The lunar cycle and eclipses are a huge part of this mythos. The waning of the moon through its cycle—from full to crescent to new and back again—symbolized great battles with monsters who devoured the moon before spitting it back up again. Such cycles were feared but also seen as a necessary part of the circle of life. The phases of the moon dictate the growth and decline of life on earth—animals, plants, the harvest and so on.

Every child has been told about the man on the moon. Look up at its surface in the dark sky and you’ll see that face. It’s become as iconic an image in pop culture as it has in mythology—think of the rocket that lands in the moon's eye in Georges Méliès's Le Voyage dans la Lune. The Norse myths say it is Máni. The Chinese stories claim it is Chang'e. Medieval English ballads talk of the man on the moon as a claret-loving drunkard. What you may not know is that the man has a fluffy companion. Various folktales talk of the rabbit on the moon who lives with the man. The rabbit was said to be the only companion of Chang'e, but there are other stories across Asian and Aztec mythology. Buddhist Jataka tales depict a rabbit who selflessly threw himself into a fire as a sacrifice for Śakra. Touched by the gesture, Śakra retrieved the rabbit and displayed his image on the moon. A version of this story can also be found in Japanese folklore, and some believe it to be an inspiration for the Broodals, the villainous moon rabbits in the 2017 game Super Mario Odyssey!


In Aztec mythology, Tecciztecatl became the old moon god through an act of sacrifice gone wrong. He and Nanahuatzin vied for the honor to become the new sun, but when it came time to jump into the sacrificial fire, he resisted. Nanahuatzin quickly took his place, then Tecciztecahl followed suit. As there was no need for a second sun, he became the moon. But his brightness could not overshadow his counterpart, so the gods threw a rabbit on his surface. The imprint could be seen from earth, and this prevented him from ever being brighter than the sun.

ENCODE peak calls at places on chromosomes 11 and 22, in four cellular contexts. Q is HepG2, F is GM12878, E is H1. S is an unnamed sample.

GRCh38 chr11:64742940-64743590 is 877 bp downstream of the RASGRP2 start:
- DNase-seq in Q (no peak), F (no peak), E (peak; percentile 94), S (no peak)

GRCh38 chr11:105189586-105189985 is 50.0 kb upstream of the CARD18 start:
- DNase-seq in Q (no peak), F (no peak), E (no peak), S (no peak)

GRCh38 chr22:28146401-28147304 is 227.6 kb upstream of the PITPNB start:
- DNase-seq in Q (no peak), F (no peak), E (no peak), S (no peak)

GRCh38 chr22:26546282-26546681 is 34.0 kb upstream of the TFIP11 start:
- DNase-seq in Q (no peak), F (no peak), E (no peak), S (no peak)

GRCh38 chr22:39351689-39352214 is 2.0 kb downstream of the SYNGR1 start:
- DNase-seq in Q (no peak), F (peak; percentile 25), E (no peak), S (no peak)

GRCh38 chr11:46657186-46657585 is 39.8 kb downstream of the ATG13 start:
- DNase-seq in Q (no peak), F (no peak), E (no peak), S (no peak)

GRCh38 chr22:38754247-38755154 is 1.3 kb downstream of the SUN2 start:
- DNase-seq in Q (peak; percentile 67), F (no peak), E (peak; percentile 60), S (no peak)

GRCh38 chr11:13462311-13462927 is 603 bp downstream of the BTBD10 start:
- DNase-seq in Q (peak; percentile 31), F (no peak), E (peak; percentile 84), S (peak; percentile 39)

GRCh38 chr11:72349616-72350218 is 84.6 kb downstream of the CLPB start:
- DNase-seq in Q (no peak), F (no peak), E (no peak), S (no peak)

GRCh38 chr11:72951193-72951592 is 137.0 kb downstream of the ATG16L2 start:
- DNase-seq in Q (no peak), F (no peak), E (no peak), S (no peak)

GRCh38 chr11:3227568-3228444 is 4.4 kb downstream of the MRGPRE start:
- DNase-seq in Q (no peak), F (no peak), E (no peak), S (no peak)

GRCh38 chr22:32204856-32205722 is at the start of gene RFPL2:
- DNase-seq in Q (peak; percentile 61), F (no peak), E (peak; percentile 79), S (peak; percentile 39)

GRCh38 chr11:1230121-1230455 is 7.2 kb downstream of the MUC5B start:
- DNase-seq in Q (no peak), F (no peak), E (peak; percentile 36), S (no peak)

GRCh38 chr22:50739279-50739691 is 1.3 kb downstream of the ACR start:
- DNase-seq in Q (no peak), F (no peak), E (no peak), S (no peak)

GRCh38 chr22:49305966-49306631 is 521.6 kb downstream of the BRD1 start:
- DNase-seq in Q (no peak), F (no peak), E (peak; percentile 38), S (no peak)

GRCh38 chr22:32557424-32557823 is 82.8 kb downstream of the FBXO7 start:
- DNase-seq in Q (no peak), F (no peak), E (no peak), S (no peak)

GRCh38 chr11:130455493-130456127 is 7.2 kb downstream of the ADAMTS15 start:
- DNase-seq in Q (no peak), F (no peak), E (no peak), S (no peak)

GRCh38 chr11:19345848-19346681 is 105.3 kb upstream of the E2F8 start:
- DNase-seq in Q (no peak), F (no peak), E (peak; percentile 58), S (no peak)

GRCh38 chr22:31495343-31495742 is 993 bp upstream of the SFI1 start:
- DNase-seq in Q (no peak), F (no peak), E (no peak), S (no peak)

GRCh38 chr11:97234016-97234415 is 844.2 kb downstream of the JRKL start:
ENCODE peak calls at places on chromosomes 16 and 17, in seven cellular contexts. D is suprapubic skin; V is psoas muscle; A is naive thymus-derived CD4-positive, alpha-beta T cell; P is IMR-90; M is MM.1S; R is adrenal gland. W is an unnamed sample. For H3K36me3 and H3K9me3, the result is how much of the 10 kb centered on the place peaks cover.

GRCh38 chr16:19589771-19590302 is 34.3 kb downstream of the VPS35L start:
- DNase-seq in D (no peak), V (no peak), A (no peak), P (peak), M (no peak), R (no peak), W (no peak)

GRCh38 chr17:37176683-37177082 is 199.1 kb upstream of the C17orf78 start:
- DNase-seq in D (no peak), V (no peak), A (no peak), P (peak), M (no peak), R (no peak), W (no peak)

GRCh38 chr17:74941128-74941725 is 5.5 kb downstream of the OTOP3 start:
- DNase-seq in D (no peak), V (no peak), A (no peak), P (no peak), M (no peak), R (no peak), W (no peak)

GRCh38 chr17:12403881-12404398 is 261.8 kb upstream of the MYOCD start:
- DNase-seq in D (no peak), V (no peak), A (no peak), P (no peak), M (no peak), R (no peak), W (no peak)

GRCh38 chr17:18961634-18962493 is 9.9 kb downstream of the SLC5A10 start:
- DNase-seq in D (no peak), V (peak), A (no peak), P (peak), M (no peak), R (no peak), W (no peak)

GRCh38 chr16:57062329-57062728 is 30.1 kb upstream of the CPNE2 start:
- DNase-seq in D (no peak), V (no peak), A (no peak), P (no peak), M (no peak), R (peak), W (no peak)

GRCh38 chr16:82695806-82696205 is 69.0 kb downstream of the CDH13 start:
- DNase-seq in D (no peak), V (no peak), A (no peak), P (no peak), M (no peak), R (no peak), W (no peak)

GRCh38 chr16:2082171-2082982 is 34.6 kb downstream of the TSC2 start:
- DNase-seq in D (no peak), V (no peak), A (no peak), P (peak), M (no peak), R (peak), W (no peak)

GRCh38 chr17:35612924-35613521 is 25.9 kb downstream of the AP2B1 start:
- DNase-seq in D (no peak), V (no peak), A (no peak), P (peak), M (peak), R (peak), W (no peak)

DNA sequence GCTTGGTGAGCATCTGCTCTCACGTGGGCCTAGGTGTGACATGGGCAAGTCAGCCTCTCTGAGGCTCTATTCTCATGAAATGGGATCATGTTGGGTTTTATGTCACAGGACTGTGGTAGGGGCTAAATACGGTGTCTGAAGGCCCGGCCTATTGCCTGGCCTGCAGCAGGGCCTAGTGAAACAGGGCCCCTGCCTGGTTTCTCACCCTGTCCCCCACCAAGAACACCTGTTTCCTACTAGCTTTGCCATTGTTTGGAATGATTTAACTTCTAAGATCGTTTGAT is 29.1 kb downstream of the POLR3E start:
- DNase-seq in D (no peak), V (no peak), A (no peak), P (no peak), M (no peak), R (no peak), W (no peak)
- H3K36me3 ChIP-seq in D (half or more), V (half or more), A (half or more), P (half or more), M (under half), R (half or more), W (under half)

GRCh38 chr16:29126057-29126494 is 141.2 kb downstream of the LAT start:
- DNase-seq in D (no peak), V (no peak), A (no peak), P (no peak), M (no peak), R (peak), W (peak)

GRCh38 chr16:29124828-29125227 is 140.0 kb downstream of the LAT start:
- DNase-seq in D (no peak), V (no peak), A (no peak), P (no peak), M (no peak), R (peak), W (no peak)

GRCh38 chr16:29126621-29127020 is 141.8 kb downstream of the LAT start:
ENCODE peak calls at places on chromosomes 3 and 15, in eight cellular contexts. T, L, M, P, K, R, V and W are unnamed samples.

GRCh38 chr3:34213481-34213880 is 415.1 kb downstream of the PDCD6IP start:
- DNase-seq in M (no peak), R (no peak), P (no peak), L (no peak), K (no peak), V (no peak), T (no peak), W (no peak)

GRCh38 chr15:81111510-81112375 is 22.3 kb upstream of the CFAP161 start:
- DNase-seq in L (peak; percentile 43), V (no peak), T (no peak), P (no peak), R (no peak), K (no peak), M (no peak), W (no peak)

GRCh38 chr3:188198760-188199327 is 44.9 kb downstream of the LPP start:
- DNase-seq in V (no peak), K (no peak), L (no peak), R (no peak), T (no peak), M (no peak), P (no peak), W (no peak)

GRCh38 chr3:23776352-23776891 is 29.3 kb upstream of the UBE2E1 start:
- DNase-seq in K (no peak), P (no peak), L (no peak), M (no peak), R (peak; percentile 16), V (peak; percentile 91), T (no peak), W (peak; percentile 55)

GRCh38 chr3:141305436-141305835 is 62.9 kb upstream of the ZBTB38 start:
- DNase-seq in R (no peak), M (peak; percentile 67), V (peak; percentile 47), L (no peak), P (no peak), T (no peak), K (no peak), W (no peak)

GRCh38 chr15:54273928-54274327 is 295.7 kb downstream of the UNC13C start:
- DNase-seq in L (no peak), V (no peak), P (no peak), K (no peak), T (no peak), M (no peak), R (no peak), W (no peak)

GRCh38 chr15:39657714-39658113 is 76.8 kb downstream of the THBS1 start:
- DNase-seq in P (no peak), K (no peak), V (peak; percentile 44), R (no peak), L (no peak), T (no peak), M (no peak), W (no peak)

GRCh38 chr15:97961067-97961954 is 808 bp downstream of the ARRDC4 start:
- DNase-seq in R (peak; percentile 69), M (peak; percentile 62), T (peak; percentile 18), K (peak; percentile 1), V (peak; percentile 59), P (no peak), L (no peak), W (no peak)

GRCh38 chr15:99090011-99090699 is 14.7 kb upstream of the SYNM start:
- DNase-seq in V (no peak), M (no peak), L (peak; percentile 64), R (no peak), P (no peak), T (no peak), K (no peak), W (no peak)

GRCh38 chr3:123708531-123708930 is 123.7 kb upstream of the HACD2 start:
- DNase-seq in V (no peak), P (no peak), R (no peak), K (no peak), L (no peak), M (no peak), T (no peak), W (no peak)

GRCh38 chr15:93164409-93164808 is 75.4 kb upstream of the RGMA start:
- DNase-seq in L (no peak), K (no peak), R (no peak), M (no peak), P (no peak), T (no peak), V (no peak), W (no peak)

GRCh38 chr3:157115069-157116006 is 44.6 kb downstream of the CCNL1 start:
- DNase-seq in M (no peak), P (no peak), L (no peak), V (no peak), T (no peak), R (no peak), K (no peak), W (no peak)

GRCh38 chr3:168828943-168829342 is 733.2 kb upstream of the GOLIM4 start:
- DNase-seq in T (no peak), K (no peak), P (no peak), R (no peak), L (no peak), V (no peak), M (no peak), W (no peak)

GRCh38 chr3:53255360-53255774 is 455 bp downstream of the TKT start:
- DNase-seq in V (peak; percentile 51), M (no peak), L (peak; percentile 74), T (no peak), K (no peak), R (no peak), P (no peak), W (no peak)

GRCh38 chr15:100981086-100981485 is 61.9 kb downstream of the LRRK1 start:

Of course, we can’t talk about full moon mythology and lunar worship without getting into the furry matter of werewolves. Like moon gods and goddesses, many cultures have werewolf-like stories in their folklore. Ovid told the story of King Lycaon, a leader who served the gods human meat and was turned into a werewolf as punishment, in the Metamorphoses. Virgil also wrote of humans who morphed into wolves, while Scandinavian tales feature men dressed as wolves for battle. Folk tradition for lycanthropy varies over the centuries, but funnily enough lunar influence doesn't feature that much. Some European tales talk of transformations happening under the light of a full moon, but it isn't the frenzy of lost control that modern pop culture depicts it as. The idea that the full moon is the defining trigger of werewolf life really only emerged in the past hundred years or so, helped along by Hollywood. Movies are to werewolves and the full moon what they were to vampires and sunlight: a convenient storytelling device that found its way into popular consciousness.

Today, you can potentially look up into the sky and see the moon in an especially fascinating phase. Some are calling it the super blue-blood moon. A super-moon, a blood moon and a lunar eclipse—truly the celestial trifecta that inspires scientists and folklorists across the globe. Events like this are incredibly rare, so make sure you don’t miss it. Will anything spooky happen? Well, you’ll just have to wait and find out.